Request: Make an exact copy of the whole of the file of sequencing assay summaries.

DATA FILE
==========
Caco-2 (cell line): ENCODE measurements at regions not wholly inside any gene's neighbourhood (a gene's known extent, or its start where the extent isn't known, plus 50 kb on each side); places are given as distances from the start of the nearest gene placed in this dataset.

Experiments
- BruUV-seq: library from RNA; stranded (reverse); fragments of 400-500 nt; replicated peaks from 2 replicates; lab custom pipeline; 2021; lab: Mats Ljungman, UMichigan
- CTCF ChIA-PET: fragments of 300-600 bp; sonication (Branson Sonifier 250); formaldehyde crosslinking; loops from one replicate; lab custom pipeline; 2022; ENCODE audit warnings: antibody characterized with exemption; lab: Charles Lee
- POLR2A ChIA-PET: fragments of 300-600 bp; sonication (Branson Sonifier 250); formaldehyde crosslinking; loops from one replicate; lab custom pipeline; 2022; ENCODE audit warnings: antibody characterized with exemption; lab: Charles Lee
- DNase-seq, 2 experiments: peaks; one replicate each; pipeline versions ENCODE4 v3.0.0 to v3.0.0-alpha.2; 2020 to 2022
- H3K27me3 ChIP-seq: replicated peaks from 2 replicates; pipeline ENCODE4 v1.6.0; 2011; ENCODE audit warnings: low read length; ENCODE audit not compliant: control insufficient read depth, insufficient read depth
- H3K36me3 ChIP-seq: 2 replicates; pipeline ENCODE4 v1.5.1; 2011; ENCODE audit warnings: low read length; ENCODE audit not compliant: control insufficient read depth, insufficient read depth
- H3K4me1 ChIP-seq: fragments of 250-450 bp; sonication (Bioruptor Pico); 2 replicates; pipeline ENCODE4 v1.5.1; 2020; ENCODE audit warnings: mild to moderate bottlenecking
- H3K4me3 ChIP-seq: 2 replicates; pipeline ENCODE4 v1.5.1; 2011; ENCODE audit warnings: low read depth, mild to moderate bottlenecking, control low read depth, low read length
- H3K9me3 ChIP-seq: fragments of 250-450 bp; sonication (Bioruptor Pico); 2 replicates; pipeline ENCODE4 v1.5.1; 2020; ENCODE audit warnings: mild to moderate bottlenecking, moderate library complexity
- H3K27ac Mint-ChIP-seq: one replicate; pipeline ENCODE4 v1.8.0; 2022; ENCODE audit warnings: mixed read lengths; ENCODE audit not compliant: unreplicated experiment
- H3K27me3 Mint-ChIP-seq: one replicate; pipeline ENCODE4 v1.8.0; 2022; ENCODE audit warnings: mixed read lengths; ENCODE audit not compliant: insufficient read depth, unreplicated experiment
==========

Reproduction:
Caco-2 (cell line): ENCODE measurements at regions not wholly inside any gene's neighbourhood (a gene's known extent, or its start where the extent isn't known, plus 50 kb on each side); places are given as distances from the start of the nearest gene placed in this dataset.

Experiments
- BruUV-seq: library from RNA; stranded (reverse); fragments of 400-500 nt; replicated peaks from 2 replicates; lab custom pipeline; 2021; lab: Mats Ljungman, UMichigan
- CTCF ChIA-PET: fragments of 300-600 bp; sonication (Branson Sonifier 250); formaldehyde crosslinking; loops from one replicate; lab custom pipeline; 2022; ENCODE audit warnings: antibody characterized with exemption; lab: Charles Lee
- POLR2A ChIA-PET: fragments of 300-600 bp; sonication (Branson Sonifier 250); formaldehyde crosslinking; loops from one replicate; lab custom pipeline; 2022; ENCODE audit warnings: antibody characterized with exemption; lab: Charles Lee
- DNase-seq, 2 experiments: peaks; one replicate each; pipeline versions ENCODE4 v3.0.0 to v3.0.0-alpha.2; 2020 to 2022
- H3K27me3 ChIP-seq: replicated peaks from 2 replicates; pipeline ENCODE4 v1.6.0; 2011; ENCODE audit warnings: low read length; ENCODE audit not compliant: control insufficient read depth, insufficient read depth
- H3K36me3 ChIP-seq: 2 replicates; pipeline ENCODE4 v1.5.1; 2011; ENCODE audit warnings: low read length; ENCODE audit not compliant: control insufficient read depth, insufficient read depth
- H3K4me1 ChIP-seq: fragments of 250-450 bp; sonication (Bioruptor Pico); 2 replicates; pipeline ENCODE4 v1.5.1; 2020; ENCODE audit warnings: mild to moderate bottlenecking
- H3K4me3 ChIP-seq: 2 replicates; pipeline ENCODE4 v1.5.1; 2011; ENCODE audit warnings: low read depth, mild to moderate bottlenecking, control low read depth, low read length
- H3K9me3 ChIP-seq: fragments of 250-450 bp; sonication (Bioruptor Pico); 2 replicates; pipeline ENCODE4 v1.5.1; 2020; ENCODE audit warnings: mild to moderate bottlenecking, moderate library complexity
- H3K27ac Mint-ChIP-seq: one replicate; pipeline ENCODE4 v1.8.0; 2022; ENCODE audit warnings: mixed read lengths; ENCODE audit not compliant: unreplicated experiment
- H3K27me3 Mint-ChIP-seq: one replicate; pipeline ENCODE4 v1.8.0; 2022; ENCODE audit warnings: mixed read lengths; ENCODE audit not compliant: insufficient read depth, unreplicated experiment